Secret Empire #2 review: Hydra, brought to you by Netflix!


Hydra keeps Marvel’s heroes separated, but his week, they plan their counterattacks. It’s a tense issue, but did it have to pretend to be a Netflix episode?

Secret Empire #2
Written by Nick Spencer
Art by Andrea Sorrentino with Rod Reis
Published by Marvel Comics

Cover by Mark Brooks

After the devastating setup in the first two issues, Nick Spencer gets this summer crossover going this week. Heroes splintered into tiny factions defend beleaguered Manhattan and avenge Las Vegas. And the revelation of Steve Rogers’s secret origin splits the Resistance along the deep divide of Cure Him or Kill Him.

The moral debate of saving or killing Hydra Cap feels right for this story, and I look forward to the side adventures of the teams pursuing each of the options. As much as Spencer’s bigger story has connected to my terror at the corruption of my country, I like knowing that in the Marvel Universe, they have options I don’t about how to save the future.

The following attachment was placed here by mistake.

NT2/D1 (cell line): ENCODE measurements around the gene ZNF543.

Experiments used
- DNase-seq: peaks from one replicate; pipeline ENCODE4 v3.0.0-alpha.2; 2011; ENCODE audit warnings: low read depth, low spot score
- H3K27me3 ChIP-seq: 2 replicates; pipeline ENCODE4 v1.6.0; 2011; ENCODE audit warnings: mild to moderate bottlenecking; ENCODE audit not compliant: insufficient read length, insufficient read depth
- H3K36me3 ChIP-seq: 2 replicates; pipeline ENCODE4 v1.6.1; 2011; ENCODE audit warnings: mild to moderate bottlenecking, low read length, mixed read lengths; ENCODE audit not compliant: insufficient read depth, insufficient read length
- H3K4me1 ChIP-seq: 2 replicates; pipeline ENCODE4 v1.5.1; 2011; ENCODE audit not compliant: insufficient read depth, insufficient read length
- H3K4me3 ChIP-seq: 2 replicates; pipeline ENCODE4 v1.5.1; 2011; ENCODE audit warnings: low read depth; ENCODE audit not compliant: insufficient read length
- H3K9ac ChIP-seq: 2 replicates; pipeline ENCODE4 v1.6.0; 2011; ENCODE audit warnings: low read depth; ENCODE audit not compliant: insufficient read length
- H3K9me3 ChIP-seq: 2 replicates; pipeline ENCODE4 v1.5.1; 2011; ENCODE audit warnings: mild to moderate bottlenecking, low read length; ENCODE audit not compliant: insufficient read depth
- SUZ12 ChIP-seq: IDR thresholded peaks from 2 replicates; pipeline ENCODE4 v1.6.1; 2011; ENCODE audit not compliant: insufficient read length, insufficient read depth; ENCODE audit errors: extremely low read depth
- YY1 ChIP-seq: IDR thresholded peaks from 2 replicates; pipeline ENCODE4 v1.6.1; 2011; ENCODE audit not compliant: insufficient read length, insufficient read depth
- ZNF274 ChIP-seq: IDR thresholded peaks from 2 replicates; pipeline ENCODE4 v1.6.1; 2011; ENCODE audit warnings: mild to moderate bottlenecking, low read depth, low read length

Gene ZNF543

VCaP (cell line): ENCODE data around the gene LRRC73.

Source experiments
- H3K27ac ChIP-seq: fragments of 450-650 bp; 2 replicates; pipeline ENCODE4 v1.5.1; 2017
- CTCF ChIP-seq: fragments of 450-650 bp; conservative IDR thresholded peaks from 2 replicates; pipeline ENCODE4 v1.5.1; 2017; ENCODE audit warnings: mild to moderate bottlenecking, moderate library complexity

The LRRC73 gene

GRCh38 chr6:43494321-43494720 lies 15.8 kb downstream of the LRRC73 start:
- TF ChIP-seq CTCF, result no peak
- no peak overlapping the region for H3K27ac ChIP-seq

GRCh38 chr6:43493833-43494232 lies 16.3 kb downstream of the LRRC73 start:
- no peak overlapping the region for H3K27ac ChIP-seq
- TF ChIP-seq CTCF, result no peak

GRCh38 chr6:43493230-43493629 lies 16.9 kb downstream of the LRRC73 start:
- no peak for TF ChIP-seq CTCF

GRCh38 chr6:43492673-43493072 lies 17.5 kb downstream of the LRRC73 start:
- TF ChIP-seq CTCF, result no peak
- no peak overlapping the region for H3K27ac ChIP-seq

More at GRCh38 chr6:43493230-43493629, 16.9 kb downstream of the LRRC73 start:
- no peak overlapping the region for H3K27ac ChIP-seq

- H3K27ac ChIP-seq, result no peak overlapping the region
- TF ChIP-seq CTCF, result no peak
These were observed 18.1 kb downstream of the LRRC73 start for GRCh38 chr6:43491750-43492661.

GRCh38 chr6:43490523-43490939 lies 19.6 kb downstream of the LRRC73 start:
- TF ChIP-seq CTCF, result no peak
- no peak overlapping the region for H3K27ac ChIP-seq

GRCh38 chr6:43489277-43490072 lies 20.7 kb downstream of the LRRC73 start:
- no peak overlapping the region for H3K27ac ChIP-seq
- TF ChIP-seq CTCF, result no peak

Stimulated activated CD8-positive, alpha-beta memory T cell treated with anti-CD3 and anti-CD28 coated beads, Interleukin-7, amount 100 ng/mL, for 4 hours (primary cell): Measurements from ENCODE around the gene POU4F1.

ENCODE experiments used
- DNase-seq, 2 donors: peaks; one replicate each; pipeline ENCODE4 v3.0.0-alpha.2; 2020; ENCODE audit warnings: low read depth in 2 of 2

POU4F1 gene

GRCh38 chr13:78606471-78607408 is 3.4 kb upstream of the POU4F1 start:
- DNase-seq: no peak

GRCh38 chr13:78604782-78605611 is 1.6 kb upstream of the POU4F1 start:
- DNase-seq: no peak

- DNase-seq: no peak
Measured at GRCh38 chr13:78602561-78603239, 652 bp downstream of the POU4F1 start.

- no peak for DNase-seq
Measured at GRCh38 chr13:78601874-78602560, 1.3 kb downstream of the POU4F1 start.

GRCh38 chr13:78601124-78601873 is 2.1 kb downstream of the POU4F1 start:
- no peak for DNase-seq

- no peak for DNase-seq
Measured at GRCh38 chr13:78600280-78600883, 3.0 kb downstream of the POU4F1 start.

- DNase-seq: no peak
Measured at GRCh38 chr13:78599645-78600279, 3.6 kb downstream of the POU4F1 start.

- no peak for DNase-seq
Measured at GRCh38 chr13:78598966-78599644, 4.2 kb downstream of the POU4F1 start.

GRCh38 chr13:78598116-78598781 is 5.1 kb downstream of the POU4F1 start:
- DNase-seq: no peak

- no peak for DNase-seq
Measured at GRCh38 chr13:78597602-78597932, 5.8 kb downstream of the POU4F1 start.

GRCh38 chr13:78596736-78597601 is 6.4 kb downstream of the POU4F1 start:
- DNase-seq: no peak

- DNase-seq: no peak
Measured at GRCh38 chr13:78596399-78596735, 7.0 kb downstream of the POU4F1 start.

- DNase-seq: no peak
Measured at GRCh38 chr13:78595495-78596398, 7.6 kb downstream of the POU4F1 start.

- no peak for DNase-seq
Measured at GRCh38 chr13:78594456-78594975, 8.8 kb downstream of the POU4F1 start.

The epilogue shocker, featuring the puzzling return of a long-lost hero, hits the right emotional beat. I have no idea how this gets folded into the rest of Secret Empire, but I’m on board.

The main problem I have with this story, though, is the Manhattan subplot. I loved Batman’s No Man’s Land story, and the idea of keeping the peace in a ruined city appeals to me, but the choice to use exclusively heroes with Netflix or Freeform shows feels like a cheap cash-grab. I don’t like the Netflix shows, and to see them shaping my comic canon is understandable but hard to take, especially in a story about outside corruptions.

The change in art to Sorrentino this issue continues the visual themes from the Free Comic Book Day story, and the supremely creative panel layouts dazzle, but the heel-turn from McNiven’s grounded lines of the first issues hurts the storytelling.

Next: Catch up on Secret Empire #1!

The Bottom Line

This story still works, and the ethical debate among the Resistance heroes feels earned, but this issue was more of a guidepost to the tie-ins than a story in its own right.